On Friday this week the year’s homicide rate jumped to 53, surpassing that of 2011 by one. An unidentified, masked male was discovered in San de Fay and transported to Victoria Hospital. His death was suspected to be linked to a reported robbery on Thursday, November 16, 2017, in which two masked men fled the scene of the crime in Sarrot.
Once again a campaign promise was proving to be the usual hot air. “Has Kenny Anthony made Saint Lucia safer? He has not but we will,” was how Allen Chastanet had put it before his election. As for the 2011 homicide rate, the police and nearly everyone else blamed it on guns in the hands of warring gangs. Again not much has changed: the police recently stated that the most of the homicides were casualties of an on-going gang war.
This week I called on the Minister for Justice and National Security, Hermangild Francis, perchance to learn how the government planned to stop the bloodletting that started in 1998 and led to Operation Restore Peace, followed in 2010 by Operation Restore Confidence (ORC); that, according to opposition leader Kenny Anthony, left dead a number of citizens “deemed to be criminals”, drawing the attention of the US State Department with its subsequent suspension of assistance under the Leahy Law arrangements. As I write, close to seven years after ORC, the suspension remains in place: Saint Lucia is still denied the training and the millions of dollars it once received from the US government.
That being said, most Saint Lucian crime victims, especially relatives and friends of the victims of gun violence, remember that only following the suspicious demise of the citizens “deemed to be criminals” was there was a semblance of peace. And just as in 1998 and 2010, cries are being made for another dose of the medicine that apparently had proved so potent – the fallout notwithstanding.
This week Mr. Francis echoed his police: “All the murders, if you go through them, you’ll see [most] of them are drug-related – gangs fighting gangs. There have been a few domestic incidents but at least 75% of the murders are definitely drug-related.”
He added that drugs were coming from Venezuela. “The people from Barbados at the Regional Security System track the boats and they tell us they are coming. Last year, about 50 came to Saint Lucia; 30 were successful.”
Despite that the minister believes Operation Restore Confidence was “the best thing that happened to Saint Lucia” it is not for him to ask Police Commissioner Severin Monchery to undertake a similar operation in 2017. “It’s up to the commissioner in his deliberations with his men. I can advise him, and tell him to increase his patrols in particular places, but anything more will be up to him.”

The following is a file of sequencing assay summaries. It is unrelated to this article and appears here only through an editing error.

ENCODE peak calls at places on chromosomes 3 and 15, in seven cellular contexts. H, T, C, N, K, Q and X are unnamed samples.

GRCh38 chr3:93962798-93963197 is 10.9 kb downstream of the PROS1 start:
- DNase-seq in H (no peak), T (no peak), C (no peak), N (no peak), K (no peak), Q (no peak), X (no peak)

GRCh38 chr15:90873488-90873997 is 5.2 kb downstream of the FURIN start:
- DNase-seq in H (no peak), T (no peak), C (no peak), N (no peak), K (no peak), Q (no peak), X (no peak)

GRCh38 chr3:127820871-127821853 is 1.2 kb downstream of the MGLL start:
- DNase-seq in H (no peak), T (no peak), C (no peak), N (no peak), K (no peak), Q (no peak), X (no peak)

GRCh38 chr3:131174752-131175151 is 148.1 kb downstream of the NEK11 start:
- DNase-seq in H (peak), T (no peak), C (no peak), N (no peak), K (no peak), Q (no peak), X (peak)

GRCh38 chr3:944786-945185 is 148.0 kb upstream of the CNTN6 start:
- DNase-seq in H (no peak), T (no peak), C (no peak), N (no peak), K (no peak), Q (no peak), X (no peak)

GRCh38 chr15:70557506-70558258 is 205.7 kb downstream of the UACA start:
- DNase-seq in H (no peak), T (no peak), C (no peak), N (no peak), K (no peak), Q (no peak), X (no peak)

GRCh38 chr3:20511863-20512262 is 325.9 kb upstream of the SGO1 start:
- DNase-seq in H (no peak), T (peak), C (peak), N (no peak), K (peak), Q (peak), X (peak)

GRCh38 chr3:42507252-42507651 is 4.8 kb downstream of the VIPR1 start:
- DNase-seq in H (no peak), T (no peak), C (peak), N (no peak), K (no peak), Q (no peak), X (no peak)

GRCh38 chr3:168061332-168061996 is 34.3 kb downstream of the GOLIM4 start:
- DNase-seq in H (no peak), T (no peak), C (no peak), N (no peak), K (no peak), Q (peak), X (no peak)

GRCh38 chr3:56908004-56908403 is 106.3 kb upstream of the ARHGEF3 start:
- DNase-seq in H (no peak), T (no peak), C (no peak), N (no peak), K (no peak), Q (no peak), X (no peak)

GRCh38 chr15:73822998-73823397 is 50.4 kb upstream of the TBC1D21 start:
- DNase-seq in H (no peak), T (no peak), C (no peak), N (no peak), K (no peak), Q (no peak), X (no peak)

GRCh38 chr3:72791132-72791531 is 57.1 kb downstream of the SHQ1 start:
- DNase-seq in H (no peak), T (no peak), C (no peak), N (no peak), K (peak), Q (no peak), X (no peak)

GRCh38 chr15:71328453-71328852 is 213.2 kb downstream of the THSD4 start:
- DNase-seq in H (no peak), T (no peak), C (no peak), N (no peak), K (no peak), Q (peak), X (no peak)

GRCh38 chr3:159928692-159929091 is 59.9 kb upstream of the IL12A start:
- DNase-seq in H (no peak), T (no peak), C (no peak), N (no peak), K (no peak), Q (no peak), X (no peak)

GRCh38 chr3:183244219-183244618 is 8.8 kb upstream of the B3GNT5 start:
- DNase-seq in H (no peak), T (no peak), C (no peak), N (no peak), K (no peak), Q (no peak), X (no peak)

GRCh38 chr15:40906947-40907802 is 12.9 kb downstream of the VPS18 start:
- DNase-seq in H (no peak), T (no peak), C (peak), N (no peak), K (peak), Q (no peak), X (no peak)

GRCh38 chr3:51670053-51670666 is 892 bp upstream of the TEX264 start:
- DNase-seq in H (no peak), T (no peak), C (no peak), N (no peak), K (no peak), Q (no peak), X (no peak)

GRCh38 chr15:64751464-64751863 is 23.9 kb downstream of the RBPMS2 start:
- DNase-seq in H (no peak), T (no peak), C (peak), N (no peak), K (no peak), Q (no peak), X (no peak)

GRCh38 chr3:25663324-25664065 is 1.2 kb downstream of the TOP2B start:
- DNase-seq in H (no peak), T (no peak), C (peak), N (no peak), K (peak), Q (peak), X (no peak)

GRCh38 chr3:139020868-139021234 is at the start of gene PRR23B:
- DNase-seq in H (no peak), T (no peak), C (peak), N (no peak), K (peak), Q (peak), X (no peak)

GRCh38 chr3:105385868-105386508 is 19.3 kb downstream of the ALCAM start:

The minister’s words reminded me of a pre-IMPACS statement by Kenny Anthony: “The Commissioner of Police is to take ultimate responsibility for the unlawful killings and must be made to account as to why these killings continued unabated . . .” He also publicly read from the IMPACS report that accused the then commissioner of “willful blindness”.
This week Francis admitted to this reporter: “This IMPACS thing is having serious impact on us. His men say to the police commissioner, ‘We want to go and do certain things but if we do that [people will say things].’ There are at least two specialist police officers who are superb at what they do. If it weren’t for one of them who is doing surveillance and intelligence, our homicide rate would by now have been about 70. He has managed to stop several gang wars.”
Francis claimed, “There are paid hit men in our midst.” He said that in the early months after his government took office, attempts were made to have the United States lift its suspension of assistance to our police but: “They won’t budge. The US ambassador saw for herself the efforts we’ve made, boosting up the DPP’s office and so on, and she said it was a pity our relationship with the US had been badly affected five years ago by circumstances related to IMPACS and the then government. Saint Lucia has been America’s best ally in the Caribbean. She said straight out that her hands are tied by the Leahy Law that demands a credible prosecution of the IMPACS report initiated by the previous government.”
The minister added that it’s the DPP’s call. If he does not think there is a prosecutable case, the government will have no choice but to support his decision. “It’s our law. In the meantime, however, there are the various ways open to the US government to punish us in the name of human rights. The whole thing has been badly handled and we are doing our best to come to a workable legal solution.”
It’s not all bad news. Mr. Francis claims, “About 60% of the homicides for the year have been dealt with. By December 31 the police force will have seventeen new vehicles.” Meanwhile the marine unit returns to top gear, following some $500,000 of investments in equipment. The city police have also been doing a commendable job protecting visitors to Castries as well as citizens going about their normal business. Mr. Francis says he has put several new related requests before Cabinet for consideration.
Then there’s the crime symposium scheduled for next week. Another is planned for the south of the island at a later date. According to Francis, the plan is to listen to whatever ideas the sixty or so invited stakeholders will propose in the fight against crime. The information will be analysed realistically and then submitted to government for consideration and possible implementation. It seems like we’ve heard that song before, but our safety depends on it!